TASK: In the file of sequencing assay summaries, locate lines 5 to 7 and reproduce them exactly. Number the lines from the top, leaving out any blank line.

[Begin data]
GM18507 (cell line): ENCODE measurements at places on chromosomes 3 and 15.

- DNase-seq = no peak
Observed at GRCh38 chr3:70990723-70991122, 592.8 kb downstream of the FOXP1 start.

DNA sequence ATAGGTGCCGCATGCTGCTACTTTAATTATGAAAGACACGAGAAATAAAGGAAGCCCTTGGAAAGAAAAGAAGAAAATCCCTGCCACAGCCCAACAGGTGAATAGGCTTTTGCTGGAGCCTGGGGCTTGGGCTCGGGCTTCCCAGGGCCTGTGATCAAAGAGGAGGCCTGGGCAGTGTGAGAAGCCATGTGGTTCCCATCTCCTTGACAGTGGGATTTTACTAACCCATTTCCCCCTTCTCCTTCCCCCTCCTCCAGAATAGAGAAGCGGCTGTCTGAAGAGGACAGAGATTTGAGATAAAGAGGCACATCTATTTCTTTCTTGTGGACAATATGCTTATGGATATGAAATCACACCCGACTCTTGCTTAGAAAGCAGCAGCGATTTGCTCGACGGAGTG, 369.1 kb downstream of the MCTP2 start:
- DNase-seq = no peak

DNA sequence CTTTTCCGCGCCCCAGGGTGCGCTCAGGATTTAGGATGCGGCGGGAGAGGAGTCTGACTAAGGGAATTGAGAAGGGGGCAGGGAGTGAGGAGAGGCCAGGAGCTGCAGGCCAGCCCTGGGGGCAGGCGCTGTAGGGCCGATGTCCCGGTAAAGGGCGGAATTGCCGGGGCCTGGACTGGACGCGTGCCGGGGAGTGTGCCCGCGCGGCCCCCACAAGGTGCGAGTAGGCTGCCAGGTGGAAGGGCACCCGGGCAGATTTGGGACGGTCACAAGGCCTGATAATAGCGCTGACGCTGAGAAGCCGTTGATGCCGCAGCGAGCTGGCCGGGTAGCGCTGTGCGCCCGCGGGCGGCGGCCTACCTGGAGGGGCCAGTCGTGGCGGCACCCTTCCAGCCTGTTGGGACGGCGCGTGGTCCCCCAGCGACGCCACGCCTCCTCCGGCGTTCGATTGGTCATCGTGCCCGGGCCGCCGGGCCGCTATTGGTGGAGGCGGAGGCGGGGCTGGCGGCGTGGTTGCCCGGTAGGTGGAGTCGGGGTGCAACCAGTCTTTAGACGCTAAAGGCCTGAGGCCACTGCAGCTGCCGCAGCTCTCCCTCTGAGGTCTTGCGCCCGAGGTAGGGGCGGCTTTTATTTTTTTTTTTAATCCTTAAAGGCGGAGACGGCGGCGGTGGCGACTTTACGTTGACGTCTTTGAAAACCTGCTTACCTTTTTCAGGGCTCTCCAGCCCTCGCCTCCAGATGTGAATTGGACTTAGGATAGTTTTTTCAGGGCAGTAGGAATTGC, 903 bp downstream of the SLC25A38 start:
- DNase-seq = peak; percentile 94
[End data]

- DNase-seq = no peak

DNA sequence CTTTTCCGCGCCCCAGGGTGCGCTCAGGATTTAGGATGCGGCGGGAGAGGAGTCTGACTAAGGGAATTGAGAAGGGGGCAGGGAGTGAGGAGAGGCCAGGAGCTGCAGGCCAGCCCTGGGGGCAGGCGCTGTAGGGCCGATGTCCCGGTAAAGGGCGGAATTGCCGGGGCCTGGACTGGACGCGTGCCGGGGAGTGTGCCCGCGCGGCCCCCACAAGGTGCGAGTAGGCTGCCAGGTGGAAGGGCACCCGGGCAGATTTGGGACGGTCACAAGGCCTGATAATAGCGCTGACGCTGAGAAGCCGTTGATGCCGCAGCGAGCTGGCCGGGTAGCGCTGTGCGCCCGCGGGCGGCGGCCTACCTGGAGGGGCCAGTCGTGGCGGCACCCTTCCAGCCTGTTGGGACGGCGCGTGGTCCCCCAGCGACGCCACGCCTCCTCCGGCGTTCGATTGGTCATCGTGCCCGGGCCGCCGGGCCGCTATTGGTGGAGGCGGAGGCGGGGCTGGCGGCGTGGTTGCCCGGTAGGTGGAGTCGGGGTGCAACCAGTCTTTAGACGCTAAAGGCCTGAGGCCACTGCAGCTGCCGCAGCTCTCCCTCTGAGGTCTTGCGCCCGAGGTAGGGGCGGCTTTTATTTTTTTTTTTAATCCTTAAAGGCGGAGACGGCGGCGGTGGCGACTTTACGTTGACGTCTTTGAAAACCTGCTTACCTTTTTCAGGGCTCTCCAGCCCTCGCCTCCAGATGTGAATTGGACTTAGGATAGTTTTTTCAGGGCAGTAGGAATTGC, 903 bp downstream of the SLC25A38 start:
- DNase-seq = peak; percentile 94